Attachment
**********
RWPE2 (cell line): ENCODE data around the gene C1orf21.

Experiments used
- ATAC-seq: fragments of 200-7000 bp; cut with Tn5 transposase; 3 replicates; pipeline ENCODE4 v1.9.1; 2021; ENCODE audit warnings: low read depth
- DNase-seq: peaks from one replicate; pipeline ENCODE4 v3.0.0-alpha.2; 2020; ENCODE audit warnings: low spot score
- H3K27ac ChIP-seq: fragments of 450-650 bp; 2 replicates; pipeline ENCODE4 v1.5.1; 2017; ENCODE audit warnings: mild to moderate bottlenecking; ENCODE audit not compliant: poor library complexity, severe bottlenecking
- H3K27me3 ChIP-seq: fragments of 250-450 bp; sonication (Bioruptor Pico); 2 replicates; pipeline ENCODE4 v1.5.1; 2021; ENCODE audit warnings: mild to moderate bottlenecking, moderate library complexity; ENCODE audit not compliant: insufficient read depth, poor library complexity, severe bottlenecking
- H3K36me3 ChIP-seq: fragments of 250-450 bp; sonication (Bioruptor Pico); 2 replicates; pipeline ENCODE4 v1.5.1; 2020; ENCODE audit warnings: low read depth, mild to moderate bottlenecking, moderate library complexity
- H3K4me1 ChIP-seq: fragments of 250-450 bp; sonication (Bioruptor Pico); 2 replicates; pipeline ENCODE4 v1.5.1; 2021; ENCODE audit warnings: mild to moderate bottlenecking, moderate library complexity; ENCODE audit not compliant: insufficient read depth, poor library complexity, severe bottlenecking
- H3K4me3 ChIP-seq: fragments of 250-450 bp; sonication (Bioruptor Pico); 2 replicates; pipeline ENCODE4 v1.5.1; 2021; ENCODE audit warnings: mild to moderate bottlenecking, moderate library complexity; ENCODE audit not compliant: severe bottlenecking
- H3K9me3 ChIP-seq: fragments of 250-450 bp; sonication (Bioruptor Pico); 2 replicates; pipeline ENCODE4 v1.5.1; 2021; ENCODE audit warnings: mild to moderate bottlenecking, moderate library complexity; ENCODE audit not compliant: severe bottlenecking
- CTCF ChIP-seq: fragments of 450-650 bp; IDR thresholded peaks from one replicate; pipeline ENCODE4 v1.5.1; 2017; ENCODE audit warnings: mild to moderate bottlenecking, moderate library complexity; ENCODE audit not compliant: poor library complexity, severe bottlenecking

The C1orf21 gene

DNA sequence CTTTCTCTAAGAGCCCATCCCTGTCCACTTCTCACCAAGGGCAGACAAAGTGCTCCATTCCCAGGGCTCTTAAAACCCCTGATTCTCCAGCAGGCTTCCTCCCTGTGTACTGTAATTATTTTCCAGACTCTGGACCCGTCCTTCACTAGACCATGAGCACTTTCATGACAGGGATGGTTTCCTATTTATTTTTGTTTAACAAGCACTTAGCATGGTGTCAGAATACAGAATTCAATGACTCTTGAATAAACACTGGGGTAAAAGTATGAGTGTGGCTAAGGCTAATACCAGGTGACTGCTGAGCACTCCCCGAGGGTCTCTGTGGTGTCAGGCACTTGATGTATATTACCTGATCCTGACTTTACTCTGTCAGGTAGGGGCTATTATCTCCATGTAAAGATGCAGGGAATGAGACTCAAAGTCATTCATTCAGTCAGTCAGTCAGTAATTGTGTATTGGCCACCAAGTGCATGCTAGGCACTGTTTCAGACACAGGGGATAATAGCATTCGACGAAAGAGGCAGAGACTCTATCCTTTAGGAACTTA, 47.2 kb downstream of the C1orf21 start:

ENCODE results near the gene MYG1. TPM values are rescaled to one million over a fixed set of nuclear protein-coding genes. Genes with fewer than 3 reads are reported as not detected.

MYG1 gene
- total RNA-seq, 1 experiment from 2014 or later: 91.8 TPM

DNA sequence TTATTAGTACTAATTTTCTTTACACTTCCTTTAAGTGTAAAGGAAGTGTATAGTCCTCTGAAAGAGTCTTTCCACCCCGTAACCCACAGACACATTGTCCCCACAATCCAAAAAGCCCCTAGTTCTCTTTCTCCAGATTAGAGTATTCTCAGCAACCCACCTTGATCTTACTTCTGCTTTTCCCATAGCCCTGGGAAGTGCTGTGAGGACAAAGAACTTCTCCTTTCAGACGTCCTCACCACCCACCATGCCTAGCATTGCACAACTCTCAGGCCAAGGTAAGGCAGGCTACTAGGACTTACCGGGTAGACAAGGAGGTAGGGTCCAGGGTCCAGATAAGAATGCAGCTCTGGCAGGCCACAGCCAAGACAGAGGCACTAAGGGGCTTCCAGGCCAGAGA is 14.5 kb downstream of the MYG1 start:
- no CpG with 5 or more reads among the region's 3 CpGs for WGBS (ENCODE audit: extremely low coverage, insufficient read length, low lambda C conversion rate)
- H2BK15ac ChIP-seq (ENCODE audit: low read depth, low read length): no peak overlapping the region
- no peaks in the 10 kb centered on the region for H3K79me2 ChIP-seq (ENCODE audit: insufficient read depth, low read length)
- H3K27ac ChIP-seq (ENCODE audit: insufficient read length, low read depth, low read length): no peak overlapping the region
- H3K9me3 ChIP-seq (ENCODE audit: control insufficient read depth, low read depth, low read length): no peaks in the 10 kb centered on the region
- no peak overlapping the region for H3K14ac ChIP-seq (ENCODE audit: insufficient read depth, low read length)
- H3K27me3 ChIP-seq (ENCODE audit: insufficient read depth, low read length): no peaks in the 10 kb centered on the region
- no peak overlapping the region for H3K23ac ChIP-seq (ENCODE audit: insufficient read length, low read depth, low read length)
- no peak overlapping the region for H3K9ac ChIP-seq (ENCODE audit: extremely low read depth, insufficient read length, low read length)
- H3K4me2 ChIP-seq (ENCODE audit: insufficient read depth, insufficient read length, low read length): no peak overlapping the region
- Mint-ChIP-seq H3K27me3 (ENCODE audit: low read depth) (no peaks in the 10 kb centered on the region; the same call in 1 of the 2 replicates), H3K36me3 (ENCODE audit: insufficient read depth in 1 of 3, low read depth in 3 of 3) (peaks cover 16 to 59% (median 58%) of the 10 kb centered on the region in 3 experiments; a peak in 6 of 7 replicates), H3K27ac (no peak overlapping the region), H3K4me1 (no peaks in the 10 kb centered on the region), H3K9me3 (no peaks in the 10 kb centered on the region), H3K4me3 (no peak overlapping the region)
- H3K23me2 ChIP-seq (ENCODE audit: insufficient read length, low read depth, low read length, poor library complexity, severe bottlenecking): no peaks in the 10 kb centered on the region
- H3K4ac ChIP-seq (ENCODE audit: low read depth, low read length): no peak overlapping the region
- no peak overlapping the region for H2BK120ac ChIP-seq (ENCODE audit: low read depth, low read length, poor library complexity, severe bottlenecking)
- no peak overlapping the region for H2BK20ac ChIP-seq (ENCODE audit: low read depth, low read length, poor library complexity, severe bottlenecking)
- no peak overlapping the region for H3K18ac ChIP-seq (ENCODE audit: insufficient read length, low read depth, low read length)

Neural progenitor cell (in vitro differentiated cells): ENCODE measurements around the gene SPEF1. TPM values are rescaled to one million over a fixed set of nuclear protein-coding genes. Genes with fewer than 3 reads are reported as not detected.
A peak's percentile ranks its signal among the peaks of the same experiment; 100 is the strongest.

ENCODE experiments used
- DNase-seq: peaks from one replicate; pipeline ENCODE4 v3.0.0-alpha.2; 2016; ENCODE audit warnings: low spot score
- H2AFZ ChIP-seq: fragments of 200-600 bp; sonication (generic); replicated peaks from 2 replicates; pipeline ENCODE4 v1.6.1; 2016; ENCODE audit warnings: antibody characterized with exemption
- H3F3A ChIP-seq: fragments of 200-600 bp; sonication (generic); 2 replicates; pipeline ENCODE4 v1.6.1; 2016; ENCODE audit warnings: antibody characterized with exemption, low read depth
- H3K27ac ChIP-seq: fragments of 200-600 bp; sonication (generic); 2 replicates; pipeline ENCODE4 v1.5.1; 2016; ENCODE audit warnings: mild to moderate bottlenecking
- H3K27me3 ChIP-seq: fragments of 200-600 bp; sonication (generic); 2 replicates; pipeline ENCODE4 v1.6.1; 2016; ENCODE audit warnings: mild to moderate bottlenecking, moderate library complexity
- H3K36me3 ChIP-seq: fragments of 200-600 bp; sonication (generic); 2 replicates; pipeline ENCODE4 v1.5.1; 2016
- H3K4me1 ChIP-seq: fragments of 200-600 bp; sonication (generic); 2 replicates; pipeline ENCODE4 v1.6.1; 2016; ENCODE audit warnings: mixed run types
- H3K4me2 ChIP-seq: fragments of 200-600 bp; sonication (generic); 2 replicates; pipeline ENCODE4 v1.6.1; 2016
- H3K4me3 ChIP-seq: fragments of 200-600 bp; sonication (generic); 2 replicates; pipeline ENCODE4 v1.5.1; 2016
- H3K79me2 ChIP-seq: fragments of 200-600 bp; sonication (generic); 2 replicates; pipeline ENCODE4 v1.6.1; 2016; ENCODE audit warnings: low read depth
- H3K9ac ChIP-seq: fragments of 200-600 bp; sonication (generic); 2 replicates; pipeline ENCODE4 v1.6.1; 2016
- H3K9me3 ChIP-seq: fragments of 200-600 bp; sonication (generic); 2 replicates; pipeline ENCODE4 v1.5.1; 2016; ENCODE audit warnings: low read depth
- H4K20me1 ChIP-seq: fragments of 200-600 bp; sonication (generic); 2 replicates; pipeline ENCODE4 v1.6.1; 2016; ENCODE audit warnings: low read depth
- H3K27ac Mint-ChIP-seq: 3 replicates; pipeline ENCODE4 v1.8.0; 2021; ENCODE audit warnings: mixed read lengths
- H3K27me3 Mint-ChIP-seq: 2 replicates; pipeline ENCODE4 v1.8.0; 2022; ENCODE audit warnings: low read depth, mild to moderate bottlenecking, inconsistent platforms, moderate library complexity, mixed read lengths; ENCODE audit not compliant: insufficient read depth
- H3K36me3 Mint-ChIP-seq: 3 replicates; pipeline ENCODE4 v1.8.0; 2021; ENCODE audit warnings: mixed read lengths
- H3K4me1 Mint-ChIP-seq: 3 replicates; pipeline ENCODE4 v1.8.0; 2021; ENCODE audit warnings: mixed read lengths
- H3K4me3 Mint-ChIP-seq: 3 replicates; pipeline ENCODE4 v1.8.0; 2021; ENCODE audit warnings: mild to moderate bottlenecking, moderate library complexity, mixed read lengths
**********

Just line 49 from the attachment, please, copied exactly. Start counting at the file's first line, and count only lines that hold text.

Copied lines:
- H4K20me1 ChIP-seq: fragments of 200-600 bp; sonication (generic); 2 replicates; pipeline ENCODE4 v1.6.1; 2016; ENCODE audit warnings: low read depth